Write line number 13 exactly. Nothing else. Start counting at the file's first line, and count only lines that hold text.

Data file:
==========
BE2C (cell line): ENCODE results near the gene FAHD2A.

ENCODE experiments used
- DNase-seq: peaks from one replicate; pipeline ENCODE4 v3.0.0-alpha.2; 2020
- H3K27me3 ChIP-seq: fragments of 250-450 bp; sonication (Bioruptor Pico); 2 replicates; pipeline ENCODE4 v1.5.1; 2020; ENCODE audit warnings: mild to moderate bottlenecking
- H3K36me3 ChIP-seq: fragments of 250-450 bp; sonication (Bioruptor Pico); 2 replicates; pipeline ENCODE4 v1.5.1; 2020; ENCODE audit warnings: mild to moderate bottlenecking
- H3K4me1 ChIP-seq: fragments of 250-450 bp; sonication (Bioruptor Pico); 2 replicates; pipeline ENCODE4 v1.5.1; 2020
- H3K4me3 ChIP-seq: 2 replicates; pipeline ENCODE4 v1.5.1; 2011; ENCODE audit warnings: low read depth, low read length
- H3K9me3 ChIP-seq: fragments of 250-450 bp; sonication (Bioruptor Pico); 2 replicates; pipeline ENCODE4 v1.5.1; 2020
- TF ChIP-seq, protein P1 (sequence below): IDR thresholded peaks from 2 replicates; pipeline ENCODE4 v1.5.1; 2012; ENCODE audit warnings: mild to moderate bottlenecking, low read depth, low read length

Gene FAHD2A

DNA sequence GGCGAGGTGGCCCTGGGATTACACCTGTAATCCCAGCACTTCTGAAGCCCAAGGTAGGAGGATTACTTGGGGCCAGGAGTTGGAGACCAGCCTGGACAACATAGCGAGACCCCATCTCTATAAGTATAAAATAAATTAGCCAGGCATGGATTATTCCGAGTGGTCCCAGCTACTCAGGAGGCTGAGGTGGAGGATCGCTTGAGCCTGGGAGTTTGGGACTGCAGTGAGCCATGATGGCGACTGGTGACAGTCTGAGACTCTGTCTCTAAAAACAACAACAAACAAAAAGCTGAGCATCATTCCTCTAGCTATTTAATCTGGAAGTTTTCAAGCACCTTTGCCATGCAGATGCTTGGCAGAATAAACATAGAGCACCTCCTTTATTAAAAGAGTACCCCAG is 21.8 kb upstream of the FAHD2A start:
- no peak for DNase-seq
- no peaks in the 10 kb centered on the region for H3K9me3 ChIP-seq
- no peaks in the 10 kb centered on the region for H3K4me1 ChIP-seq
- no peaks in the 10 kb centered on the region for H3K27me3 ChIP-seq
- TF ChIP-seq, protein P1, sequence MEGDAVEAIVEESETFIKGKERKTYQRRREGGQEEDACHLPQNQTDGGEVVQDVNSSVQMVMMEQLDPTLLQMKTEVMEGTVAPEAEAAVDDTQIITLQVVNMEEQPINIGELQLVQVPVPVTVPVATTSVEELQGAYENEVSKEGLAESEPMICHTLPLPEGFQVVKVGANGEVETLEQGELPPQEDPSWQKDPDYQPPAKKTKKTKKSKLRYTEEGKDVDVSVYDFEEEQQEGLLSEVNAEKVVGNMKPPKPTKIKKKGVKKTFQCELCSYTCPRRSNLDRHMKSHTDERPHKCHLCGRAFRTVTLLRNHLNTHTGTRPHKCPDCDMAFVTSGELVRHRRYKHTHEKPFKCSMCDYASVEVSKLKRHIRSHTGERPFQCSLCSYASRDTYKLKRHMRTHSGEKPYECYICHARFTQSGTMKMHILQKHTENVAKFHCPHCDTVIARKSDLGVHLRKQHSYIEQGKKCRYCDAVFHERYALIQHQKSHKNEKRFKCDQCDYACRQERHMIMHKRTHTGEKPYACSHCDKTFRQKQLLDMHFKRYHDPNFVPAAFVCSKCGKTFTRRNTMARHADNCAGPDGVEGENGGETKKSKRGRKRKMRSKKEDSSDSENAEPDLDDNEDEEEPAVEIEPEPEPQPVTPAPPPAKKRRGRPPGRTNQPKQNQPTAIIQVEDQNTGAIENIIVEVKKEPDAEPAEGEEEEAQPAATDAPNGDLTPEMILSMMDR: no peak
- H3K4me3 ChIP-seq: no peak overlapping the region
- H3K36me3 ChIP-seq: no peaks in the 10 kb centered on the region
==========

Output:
- no peaks in the 10 kb centered on the region for H3K9me3 ChIP-seq